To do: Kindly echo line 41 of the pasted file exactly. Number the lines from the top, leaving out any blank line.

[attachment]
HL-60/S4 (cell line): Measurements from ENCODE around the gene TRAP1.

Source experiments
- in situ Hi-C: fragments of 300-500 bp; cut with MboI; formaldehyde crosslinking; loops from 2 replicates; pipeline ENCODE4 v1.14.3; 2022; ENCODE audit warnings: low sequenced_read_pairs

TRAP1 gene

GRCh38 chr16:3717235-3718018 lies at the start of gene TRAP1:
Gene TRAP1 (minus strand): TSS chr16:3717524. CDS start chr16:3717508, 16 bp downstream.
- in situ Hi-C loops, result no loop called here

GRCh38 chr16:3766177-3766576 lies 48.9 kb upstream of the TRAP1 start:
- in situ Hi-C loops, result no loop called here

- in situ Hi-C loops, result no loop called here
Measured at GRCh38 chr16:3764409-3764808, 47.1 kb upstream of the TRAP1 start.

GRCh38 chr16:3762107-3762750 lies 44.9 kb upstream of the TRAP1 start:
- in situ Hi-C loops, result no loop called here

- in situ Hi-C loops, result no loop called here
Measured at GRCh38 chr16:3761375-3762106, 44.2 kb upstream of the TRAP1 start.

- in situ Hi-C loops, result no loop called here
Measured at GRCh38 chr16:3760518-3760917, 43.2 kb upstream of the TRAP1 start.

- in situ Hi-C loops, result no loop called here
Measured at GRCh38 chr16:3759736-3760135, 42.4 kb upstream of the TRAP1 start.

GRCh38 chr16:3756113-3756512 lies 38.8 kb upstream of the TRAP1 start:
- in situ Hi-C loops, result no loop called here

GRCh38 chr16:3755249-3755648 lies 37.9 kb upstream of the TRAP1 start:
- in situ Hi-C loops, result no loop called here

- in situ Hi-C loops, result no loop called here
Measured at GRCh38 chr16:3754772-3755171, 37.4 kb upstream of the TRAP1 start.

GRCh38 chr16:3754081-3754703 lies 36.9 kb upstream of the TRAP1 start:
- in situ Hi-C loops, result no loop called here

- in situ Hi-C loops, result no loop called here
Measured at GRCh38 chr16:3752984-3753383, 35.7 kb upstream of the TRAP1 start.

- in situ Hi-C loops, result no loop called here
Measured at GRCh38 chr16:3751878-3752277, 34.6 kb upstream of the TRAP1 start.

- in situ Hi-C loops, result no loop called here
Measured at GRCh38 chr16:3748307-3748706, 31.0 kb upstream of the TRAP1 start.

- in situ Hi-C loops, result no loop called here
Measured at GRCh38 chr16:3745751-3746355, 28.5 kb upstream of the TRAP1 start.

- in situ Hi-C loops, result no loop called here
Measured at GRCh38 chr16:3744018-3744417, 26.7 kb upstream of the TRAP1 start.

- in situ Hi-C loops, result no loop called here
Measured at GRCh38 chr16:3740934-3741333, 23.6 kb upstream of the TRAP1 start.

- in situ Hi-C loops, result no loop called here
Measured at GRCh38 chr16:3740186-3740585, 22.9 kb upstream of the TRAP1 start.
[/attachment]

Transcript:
Measured at GRCh38 chr16:3740186-3740585, 22.9 kb upstream of the TRAP1 start.